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2 Questions You Need to Answer Before You Talk to a Bank

Every business owner wants abundant cash flow in their business. It’s emotional and practical. Cash is like oxygen. Your business can’t function without it. 

When cash is in short supply, owners become lightheaded, then despondent, then desperate. Cash represents success and lack of it, failure. It’s not a question of “if” cash is in short supply, it’s a question of “when”. What do you do? Many business owners go to their bank for a line of credit. 

If you read my last post, you may remember that 8 out of 10 business owners have a bank, but not a banker. So, who do you go to for banking advice? Your CPA might try. But they know taxes and accounting, not banking. Your attorney gives legal advice, and he didn’t go to law school to give banking advice either. People do business with people they know, like, and trust. If you don’t have a banker that fits this, then it’s time to find one.  

Until then, there are two things you need to ask yourself: “Are you bankable?” and “Are you bank-ready?”. 

What I view as “bankable” comes from over 32 years of experience in the banking industry before I launched my company. It really boils down to 4 things, which show up in the financials you share with the bank. 3 out of the 4 are on your balance sheet. Say it me with, “My balance sheet is more important than my income statement.” If you think your income statement is more important to your banker than the balance sheet, think again.

Are you bankable? 

1)  How leveraged are you? If your total debt divided by your total net worth is greater than 3 or 4 to 1, then borrowing money from a bank may be hard. Banks want the business owner to have a little skin in the game. If you’re pulling out too much money, they may feel like you’re not taking enough of the risk and they’re taking too much. You may need to pursue a lender that will loan you money based on your accounts receivable only, without regard to other factors in your financials. 

2)  How liquid are you? If you have less than 5 days’ worth of sales in cash, then you may have a liquidity problem that gives the bank heartburn. Banks want to see some cash on-hand to be able to handle unexpected expenses. 

3) How are you collecting your receivables or turning your inventory? If you are well below terms on either compared with your industry average, the bank may not be willing to rescue you with a line of credit. They may say collect better and come back when you’ve made that improvement.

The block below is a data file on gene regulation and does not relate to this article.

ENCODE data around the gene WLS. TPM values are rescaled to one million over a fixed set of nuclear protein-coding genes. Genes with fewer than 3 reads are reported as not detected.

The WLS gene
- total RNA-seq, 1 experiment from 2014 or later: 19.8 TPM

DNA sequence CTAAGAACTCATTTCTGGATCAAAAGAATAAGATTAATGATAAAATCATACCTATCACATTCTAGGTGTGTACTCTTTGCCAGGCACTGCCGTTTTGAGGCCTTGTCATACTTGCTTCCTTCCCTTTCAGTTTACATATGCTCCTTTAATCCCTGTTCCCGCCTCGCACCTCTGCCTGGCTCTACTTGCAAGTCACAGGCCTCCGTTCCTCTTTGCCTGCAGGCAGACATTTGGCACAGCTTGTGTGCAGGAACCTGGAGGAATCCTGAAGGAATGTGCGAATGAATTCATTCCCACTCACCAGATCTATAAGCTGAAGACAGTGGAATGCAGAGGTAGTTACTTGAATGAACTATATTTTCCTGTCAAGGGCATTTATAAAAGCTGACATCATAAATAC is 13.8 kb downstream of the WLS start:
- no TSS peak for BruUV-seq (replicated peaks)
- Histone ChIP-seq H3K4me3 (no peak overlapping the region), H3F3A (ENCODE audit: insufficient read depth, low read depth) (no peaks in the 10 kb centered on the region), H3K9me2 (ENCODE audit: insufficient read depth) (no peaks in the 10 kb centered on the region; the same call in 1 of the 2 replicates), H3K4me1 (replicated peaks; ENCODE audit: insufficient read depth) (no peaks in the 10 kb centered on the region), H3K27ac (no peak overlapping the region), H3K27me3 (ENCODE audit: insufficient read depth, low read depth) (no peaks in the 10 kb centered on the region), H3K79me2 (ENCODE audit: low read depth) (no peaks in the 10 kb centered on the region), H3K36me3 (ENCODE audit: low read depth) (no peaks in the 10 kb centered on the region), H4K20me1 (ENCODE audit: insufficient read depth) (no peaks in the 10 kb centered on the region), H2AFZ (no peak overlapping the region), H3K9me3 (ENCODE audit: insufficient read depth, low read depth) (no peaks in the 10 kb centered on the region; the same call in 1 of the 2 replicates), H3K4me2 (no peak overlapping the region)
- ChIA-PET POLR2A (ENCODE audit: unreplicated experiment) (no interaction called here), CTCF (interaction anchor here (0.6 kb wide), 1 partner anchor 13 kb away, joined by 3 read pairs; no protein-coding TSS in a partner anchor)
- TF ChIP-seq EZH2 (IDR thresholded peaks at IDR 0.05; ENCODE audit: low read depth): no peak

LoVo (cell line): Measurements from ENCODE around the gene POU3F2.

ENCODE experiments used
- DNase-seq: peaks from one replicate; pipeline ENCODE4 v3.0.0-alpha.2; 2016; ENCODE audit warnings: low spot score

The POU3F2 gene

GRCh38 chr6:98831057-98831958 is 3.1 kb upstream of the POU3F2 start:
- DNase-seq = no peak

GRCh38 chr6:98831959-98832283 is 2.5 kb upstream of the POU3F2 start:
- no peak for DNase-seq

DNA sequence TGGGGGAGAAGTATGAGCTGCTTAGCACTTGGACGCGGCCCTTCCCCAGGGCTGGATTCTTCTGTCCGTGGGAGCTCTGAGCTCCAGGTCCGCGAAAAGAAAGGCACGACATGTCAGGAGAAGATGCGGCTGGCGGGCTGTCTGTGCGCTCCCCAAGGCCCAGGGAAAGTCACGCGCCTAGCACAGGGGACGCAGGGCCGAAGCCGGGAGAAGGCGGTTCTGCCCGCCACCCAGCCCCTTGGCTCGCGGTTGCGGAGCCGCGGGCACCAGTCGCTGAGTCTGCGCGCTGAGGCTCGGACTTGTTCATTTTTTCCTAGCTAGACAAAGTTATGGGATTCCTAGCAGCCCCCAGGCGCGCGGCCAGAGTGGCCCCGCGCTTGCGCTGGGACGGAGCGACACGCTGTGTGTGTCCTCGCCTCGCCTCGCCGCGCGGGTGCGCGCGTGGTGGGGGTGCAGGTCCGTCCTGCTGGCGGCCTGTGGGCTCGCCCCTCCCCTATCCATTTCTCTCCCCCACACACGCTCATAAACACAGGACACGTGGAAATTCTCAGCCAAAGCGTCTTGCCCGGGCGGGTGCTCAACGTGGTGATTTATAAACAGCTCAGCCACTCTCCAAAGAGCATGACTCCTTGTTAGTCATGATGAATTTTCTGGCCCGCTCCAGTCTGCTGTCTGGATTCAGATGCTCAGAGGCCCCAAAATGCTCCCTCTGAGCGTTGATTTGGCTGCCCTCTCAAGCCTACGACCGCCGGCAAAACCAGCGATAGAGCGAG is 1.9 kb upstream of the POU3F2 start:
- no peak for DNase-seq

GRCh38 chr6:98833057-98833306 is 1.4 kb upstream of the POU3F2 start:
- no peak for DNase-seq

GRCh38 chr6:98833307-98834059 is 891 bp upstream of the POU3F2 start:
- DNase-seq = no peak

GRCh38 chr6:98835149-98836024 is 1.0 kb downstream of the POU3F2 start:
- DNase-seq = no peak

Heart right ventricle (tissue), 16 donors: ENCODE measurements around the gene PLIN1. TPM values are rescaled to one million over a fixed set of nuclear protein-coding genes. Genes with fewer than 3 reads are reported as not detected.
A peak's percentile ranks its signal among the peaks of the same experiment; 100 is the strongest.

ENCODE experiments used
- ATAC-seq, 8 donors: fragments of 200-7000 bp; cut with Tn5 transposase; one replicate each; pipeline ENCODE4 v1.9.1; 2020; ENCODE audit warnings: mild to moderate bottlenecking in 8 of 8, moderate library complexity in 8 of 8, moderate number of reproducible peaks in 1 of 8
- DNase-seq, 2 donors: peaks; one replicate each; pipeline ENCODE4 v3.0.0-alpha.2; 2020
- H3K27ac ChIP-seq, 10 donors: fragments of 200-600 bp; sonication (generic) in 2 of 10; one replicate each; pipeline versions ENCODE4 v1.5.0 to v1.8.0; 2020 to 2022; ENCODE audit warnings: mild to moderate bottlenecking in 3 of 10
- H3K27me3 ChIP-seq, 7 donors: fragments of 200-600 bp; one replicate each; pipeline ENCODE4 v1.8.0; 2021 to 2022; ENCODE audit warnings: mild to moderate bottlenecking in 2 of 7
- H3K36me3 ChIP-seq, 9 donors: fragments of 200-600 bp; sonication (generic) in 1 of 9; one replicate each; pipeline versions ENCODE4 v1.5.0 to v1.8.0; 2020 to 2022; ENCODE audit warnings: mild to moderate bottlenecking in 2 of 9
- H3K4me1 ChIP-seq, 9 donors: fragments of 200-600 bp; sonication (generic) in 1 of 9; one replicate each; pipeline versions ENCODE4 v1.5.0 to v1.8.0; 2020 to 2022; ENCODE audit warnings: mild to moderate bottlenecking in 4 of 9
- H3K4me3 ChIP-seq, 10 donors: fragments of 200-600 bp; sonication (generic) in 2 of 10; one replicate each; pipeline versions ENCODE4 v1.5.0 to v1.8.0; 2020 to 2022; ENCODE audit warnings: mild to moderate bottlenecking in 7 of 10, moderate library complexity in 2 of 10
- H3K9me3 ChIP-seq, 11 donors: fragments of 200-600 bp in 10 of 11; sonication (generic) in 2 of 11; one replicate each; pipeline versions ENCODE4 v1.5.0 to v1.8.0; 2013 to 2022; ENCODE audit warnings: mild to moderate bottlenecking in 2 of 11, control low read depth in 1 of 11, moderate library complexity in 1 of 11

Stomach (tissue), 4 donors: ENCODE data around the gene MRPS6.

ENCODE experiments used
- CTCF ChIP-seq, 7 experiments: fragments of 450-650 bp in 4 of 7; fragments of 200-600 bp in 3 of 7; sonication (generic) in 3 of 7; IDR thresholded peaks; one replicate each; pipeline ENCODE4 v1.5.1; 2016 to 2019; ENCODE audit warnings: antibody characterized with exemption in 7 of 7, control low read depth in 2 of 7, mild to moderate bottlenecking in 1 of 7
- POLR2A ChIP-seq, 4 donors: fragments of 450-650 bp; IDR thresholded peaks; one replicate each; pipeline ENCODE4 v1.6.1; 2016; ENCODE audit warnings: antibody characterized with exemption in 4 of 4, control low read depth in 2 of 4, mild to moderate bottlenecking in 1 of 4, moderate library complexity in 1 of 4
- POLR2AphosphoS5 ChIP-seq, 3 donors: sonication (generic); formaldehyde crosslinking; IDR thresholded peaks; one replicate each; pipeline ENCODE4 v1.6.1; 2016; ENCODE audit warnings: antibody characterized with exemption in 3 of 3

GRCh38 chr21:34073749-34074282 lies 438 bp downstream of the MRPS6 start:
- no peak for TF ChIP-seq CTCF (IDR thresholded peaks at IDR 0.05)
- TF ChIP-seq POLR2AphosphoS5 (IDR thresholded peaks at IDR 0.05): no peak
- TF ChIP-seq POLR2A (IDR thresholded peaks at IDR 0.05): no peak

4)  Were you profitable last year? If you weren’t, don’t bother going to the bank, regardless of the good year you’re having this year. A bank believes the best indicator of the future is the past. They won’t believe you’re going to make money this year until they see it in your year-end financials. You’re wasting your time going to the bank with a loss last year. I would recommend looking for other options, like the ones mentioned above. 

Bank-ready is nothing more than being able to provide financial statements that are timely and accurate.   Most businesses have a month-end close process that provides financial information between the 20th and 30th of the month for the prior month. 

Unfortunately, I’ve seen too many clients stall out in their bank line of credit application because they can’t provide interim financial statements on a timely basis. There are a number of reasons why businesses can’t provide financial statements, but the bottom line is your banker needs them in order to move forward with your loan request. It’s not about what you tell them, but what your financials say about your business. 

Further, before you give your financials to the bank, make sure all the revenue, expenses, and all the assets and liabilities are properly categorized and properly recorded so you can say they’re accurate.  

I’ve seen situations where businesses are carrying assets on their balance sheet that should be written off or the carrying levels of those assets are inaccurate. It’s better for you to discover those errors before your banker does so you don’t lose credibility in the process. You can’t have one or the other; it takes both timely and accurate financial statements to score with the bank. If you’re not sure that everything is properly categorized and recorded, let’s talk today

Imagine the possibilities of what your business could be like with extra oxygen on standby in the form of a line of credit. Wouldn’t it help you sleep at night knowing you had successfully secured the financing you need for your business? 

Save yourself the extra hassle and heartache up front by making sure you’re bankable and bank-ready before approaching the bank with your loan request

Download your copy of our “Are you bankable and bank-ready?” checklist here

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